In addition to binding to the αIIb cytoplasmic domain, CIB1 appears to associate with FAK during outside-in signaling. We have previously shown that CIB1 associates with FAK and together they colocalize to the focal adhesions and tip of the filopodia . Our results suggest that CIB1 binding to αIIbβ3 and activation of FAK is required for c-Src activation. However, it has also been shown that FAK, but not c-Src activation requires dynamic cytoskeletal rearrangement . It is therefore possible that c-Src is partially activated independent of FAK activation, but its full activation requires FAK. This is consistent with the observation that c-Src activity is enhanced upon its binding to the phosphorylated Y397FAK . Thus, it is possible that CIB1 recruits FAK to the αIIbβ3 where partially activated c-Src binds to the activated FAK and gets fully activated. This notion is consistent with our previous finding that β3 tyrosine phosphorylation is attenuated in Cib1-/- platelets when spread on Fg, suggesting that CIB1 influences β3 phosphorylation-dependent signaling in platelets . Activated c-Src triggers phosphorylation of downstream components such as paxillin, SLP76, Vav1, and Vav3 that initiate lamellipodia formation and platelet spreading .
CIB1 is shown to interact with a number of different proteins. However, in addition to αIIb and FAK, only WASP, PAK1, SK1, ASK1, and InsP(3)R are reported to be expressed in platelets [32, 37–40]. WASP binds at the N-terminus of CIB1 as opposed to αIIb, which binds to the C-terminus and is involved in inside-out signaling . CIB1-dependent activation of PAK1 has been shown to inhibit cell spreading and migration . Furthermore, CIB1 inhibits InsP(3)R-induced Ca2+ release as well as ASK1 activation [39, 40]. It is therefore unlikely that the observed defect in platelet spreading by incorporation of αIIb peptide or anti-CIB1 is due to blockade of CIB1 interaction with any of these proteins. However, more experiments needed to be performed to definitively rule out these possibilities.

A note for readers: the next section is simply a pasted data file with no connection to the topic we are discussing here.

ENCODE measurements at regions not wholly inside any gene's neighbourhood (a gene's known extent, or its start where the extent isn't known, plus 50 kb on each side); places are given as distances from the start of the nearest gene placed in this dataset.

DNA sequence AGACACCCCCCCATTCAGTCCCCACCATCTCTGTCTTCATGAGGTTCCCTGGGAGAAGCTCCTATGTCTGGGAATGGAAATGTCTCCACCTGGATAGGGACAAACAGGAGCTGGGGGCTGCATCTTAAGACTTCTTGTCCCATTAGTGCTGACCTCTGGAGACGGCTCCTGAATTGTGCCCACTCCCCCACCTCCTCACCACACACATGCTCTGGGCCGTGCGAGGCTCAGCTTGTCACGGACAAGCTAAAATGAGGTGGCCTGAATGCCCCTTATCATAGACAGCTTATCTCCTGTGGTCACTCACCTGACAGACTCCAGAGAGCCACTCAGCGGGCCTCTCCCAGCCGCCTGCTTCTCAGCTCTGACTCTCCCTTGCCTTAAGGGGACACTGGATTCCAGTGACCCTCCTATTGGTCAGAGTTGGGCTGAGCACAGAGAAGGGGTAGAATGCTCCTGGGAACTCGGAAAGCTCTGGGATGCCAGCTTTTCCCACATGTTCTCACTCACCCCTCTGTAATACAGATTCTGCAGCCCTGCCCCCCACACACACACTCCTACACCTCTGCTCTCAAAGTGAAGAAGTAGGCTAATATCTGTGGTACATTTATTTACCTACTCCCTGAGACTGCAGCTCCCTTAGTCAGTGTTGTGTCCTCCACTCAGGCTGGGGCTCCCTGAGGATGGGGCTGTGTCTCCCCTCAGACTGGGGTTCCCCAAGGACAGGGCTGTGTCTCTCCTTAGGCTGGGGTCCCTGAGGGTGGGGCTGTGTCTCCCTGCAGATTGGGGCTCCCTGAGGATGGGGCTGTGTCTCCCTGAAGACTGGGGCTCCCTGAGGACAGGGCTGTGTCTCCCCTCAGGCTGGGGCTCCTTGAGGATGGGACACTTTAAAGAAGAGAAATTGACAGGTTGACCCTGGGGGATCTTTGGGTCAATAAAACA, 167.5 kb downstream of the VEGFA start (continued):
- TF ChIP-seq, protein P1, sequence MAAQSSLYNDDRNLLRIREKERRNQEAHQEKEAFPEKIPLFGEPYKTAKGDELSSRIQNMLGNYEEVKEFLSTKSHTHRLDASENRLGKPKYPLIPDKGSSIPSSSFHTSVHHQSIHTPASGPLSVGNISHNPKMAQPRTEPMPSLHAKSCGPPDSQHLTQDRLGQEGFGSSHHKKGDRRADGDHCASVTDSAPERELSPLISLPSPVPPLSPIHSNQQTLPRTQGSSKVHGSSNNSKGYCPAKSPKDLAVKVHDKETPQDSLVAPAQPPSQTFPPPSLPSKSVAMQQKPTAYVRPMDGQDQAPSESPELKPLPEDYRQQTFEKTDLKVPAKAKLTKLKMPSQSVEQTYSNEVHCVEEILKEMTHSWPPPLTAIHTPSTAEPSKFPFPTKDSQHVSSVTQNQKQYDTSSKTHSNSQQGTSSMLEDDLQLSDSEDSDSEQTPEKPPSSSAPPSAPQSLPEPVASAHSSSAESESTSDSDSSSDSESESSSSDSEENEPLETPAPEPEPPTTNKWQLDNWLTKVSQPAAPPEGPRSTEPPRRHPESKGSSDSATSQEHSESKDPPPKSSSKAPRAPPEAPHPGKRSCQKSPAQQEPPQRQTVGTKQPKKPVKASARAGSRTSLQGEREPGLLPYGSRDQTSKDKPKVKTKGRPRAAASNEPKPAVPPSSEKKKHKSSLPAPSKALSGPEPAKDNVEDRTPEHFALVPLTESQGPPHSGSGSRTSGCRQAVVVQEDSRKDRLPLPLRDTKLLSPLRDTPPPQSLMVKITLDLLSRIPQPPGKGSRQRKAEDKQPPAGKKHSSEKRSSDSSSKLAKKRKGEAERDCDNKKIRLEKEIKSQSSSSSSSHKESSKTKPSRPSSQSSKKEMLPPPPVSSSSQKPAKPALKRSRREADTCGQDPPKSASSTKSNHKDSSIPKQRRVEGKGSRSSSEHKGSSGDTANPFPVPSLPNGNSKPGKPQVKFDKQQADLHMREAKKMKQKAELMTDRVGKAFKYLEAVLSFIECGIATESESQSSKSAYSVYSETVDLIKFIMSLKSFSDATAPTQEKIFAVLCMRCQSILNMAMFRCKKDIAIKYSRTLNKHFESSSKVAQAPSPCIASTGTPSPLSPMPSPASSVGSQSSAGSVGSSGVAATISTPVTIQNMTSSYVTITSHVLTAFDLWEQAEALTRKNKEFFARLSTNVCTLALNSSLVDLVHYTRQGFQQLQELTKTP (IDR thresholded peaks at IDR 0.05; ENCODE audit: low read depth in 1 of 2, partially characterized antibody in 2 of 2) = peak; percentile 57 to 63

In conclusion, this study clearly defines a role for CIB1 in assembling and activating some important tyrosine kinases that have long been implicated in regulating outside-in signaling. This is consistent with the reported in vivo data in which Cib1-/- mice show defective outside-in signaling and are protected from thrombosis . Our results also shed light on separating early events of outside-in signaling such as Ca2+ rise and filopodia formation from FAK and c-Src activation leading to lamellipodia formation. Furthermore, our results provide strong evidence for the involvement of integrin αIIb cytoplasmic tail in the early stages of outside-in signaling.
The authors would like to thank Dr. K. Czymmek for his excellent help in confocal microscopy and Arjit Nigam for DIC imaging, as well as Kushal U. Naik for editing the manuscript.
- Conceptualization: UPN.
- Formal analysis: MUN RS UPN.
- Funding acquisition: UPN.
- Investigation: MUN TUN.
- Methodology: MUN TUN.
- Project administration: RS UPN.
- Resources: UPN.
- Supervision: RS UPN.
- Validation: MUN UPN.
- Visualization: MUN TUN.
- Writing – original draft: MUN.
- Writing – review & editing: RS UPN.